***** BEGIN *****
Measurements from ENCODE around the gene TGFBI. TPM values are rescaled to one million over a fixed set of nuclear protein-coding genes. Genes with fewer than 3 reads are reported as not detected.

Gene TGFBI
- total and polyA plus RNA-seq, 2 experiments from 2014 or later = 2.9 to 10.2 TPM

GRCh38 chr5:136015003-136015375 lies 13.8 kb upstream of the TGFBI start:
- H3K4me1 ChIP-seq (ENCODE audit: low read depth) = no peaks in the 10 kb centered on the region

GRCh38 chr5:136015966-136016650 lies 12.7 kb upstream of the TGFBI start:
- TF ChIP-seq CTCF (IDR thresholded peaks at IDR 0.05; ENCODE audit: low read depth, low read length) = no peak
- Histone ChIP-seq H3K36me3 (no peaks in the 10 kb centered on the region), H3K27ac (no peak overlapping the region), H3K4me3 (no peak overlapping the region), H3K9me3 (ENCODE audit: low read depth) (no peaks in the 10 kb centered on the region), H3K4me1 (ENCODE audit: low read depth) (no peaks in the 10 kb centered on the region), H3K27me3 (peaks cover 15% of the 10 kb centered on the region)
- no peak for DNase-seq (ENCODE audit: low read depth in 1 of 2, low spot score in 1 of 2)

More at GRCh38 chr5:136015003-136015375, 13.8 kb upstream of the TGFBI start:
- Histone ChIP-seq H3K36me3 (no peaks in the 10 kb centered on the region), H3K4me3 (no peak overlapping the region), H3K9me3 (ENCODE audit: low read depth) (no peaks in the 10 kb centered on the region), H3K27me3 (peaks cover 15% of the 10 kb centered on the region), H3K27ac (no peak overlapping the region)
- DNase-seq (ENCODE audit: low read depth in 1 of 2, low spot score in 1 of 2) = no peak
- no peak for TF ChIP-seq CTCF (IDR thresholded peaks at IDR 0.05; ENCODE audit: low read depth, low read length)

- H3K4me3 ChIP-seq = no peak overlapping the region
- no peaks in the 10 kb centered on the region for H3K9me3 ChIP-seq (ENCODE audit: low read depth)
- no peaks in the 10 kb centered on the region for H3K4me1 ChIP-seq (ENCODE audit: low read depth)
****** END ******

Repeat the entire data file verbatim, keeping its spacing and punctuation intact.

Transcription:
Measurements from ENCODE around the gene TGFBI. TPM values are rescaled to one million over a fixed set of nuclear protein-coding genes. Genes with fewer than 3 reads are reported as not detected.

Gene TGFBI
- total and polyA plus RNA-seq, 2 experiments from 2014 or later = 2.9 to 10.2 TPM

GRCh38 chr5:136015003-136015375 lies 13.8 kb upstream of the TGFBI start:
- H3K4me1 ChIP-seq (ENCODE audit: low read depth) = no peaks in the 10 kb centered on the region

GRCh38 chr5:136015966-136016650 lies 12.7 kb upstream of the TGFBI start:
- TF ChIP-seq CTCF (IDR thresholded peaks at IDR 0.05; ENCODE audit: low read depth, low read length) = no peak
- Histone ChIP-seq H3K36me3 (no peaks in the 10 kb centered on the region), H3K27ac (no peak overlapping the region), H3K4me3 (no peak overlapping the region), H3K9me3 (ENCODE audit: low read depth) (no peaks in the 10 kb centered on the region), H3K4me1 (ENCODE audit: low read depth) (no peaks in the 10 kb centered on the region), H3K27me3 (peaks cover 15% of the 10 kb centered on the region)
- no peak for DNase-seq (ENCODE audit: low read depth in 1 of 2, low spot score in 1 of 2)

More at GRCh38 chr5:136015003-136015375, 13.8 kb upstream of the TGFBI start:
- Histone ChIP-seq H3K36me3 (no peaks in the 10 kb centered on the region), H3K4me3 (no peak overlapping the region), H3K9me3 (ENCODE audit: low read depth) (no peaks in the 10 kb centered on the region), H3K27me3 (peaks cover 15% of the 10 kb centered on the region), H3K27ac (no peak overlapping the region)
- DNase-seq (ENCODE audit: low read depth in 1 of 2, low spot score in 1 of 2) = no peak
- no peak for TF ChIP-seq CTCF (IDR thresholded peaks at IDR 0.05; ENCODE audit: low read depth, low read length)

- H3K4me3 ChIP-seq = no peak overlapping the region
- no peaks in the 10 kb centered on the region for H3K9me3 ChIP-seq (ENCODE audit: low read depth)
- no peaks in the 10 kb centered on the region for H3K4me1 ChIP-seq (ENCODE audit: low read depth)